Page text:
WIUM Tristates Public Radio

President Barack Obama

The Shop Talk panelists discuss the troubling trend of the White House trying to control the stories written by journalists.

The panelists discuss the poor treatment student journalists sometimes receive from news makers, and how it’s symptomatic of a larger problem.

  A legislative committee Wednesday voted to authorize spending $100 million to lure Barack Obama's presidential library to Chicago ... for the second time.

Before he became President, Barack Obama served as an Illinois state senator and a U.S. senator. He worked as a community organizer in Chicago, and taught at the University of Chicago law school.

All reasons he might locate his presidential library and museum in Illinois.

But New York and Hawaii are also in the running.

Illinois legislators will vote a second time on a plan to spend $100 million to help lure Barack Obama's Presidential Library and Museum to Chicago, following a controversy.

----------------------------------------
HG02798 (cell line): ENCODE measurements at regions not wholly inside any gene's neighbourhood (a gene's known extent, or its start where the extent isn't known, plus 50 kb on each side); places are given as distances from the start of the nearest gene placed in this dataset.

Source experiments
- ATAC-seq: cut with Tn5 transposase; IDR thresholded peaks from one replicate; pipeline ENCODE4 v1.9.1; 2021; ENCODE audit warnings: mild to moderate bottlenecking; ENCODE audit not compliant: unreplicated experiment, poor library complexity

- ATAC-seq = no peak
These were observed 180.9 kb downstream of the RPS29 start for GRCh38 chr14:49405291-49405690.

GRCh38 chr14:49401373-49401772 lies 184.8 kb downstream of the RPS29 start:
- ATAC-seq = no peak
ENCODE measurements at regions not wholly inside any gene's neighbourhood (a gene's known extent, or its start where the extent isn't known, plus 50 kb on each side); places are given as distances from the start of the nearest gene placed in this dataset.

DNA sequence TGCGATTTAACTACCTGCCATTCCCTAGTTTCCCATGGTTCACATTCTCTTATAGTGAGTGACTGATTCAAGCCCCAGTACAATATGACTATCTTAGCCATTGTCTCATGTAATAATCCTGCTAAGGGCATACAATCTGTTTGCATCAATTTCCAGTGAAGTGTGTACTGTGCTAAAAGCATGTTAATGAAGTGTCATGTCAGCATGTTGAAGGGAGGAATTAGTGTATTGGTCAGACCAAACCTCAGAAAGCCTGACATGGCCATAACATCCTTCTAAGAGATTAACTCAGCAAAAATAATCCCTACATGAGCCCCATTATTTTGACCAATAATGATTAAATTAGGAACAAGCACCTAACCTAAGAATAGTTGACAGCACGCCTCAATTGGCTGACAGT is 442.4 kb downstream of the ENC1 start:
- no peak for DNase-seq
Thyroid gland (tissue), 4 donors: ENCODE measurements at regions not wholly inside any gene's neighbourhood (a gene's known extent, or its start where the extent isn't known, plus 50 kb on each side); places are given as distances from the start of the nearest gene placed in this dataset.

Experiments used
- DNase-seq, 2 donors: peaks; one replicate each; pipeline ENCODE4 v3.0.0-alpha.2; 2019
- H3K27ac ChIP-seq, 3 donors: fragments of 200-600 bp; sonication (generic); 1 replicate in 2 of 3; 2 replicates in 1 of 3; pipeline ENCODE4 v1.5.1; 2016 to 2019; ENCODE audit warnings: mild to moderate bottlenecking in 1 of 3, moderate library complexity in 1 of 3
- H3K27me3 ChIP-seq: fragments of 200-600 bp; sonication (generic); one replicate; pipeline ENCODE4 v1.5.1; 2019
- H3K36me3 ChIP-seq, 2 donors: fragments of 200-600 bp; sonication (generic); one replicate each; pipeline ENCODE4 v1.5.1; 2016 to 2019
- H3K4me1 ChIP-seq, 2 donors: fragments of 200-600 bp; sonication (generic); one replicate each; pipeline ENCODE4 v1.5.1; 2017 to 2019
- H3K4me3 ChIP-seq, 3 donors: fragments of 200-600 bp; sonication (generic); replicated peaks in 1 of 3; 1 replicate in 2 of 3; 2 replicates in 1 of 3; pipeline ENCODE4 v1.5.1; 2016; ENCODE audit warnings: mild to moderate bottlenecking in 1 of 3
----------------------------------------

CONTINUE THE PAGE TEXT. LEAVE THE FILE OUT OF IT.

A lesson in politics: Whichever party is in charge can often use the rules to its advantage. Like last week, when the Obama library proposal passed out of a Democratic-controlled House committee with nine votes ... even though only five representatives were there. Republicans had skipped the hearing, and many say they're opposed to spending the money given Illinois' financial situation.

President Obama: Middle Class Plan

Jul 24, 2013
Chris Lovingood

The president started by linking his remarks to a speech he also gave at Knox College just after he was elected Senator.

peterbergen.com

This week on Emphasis, Rich Egger’s guest is journalist and national security expert Peter Bergen. His latest book is Manhunt: The Ten Year Search for bin Laden – From 9/11 to Abbottabad.

As tempting as it is to blame a U.S. President for insufficient job growth – whether Barack Obama or George W. Bush – jobs come from employers, not politicians. Sure, White House leadership is important, ideas from the executive branch should spur government action to help businesses hire, and a president sets an administration’s tone. But presidents can’t exclusively take the blame – or the credit – for jobs.